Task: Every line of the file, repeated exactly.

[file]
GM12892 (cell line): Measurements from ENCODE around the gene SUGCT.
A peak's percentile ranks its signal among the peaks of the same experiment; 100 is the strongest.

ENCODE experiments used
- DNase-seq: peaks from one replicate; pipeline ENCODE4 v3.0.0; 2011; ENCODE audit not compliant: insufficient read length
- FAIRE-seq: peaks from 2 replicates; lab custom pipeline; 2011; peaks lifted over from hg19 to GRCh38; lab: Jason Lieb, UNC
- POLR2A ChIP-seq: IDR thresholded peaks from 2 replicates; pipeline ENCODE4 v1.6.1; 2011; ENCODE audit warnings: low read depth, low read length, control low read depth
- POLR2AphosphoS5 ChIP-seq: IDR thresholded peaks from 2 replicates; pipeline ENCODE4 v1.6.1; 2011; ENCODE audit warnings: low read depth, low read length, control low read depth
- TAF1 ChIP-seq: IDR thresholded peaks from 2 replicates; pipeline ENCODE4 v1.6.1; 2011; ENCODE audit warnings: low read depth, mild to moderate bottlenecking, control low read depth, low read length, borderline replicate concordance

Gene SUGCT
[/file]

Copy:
GM12892 (cell line): Measurements from ENCODE around the gene SUGCT.
A peak's percentile ranks its signal among the peaks of the same experiment; 100 is the strongest.

ENCODE experiments used
- DNase-seq: peaks from one replicate; pipeline ENCODE4 v3.0.0; 2011; ENCODE audit not compliant: insufficient read length
- FAIRE-seq: peaks from 2 replicates; lab custom pipeline; 2011; peaks lifted over from hg19 to GRCh38; lab: Jason Lieb, UNC
- POLR2A ChIP-seq: IDR thresholded peaks from 2 replicates; pipeline ENCODE4 v1.6.1; 2011; ENCODE audit warnings: low read depth, low read length, control low read depth
- POLR2AphosphoS5 ChIP-seq: IDR thresholded peaks from 2 replicates; pipeline ENCODE4 v1.6.1; 2011; ENCODE audit warnings: low read depth, low read length, control low read depth
- TAF1 ChIP-seq: IDR thresholded peaks from 2 replicates; pipeline ENCODE4 v1.6.1; 2011; ENCODE audit warnings: low read depth, mild to moderate bottlenecking, control low read depth, low read length, borderline replicate concordance

Gene SUGCT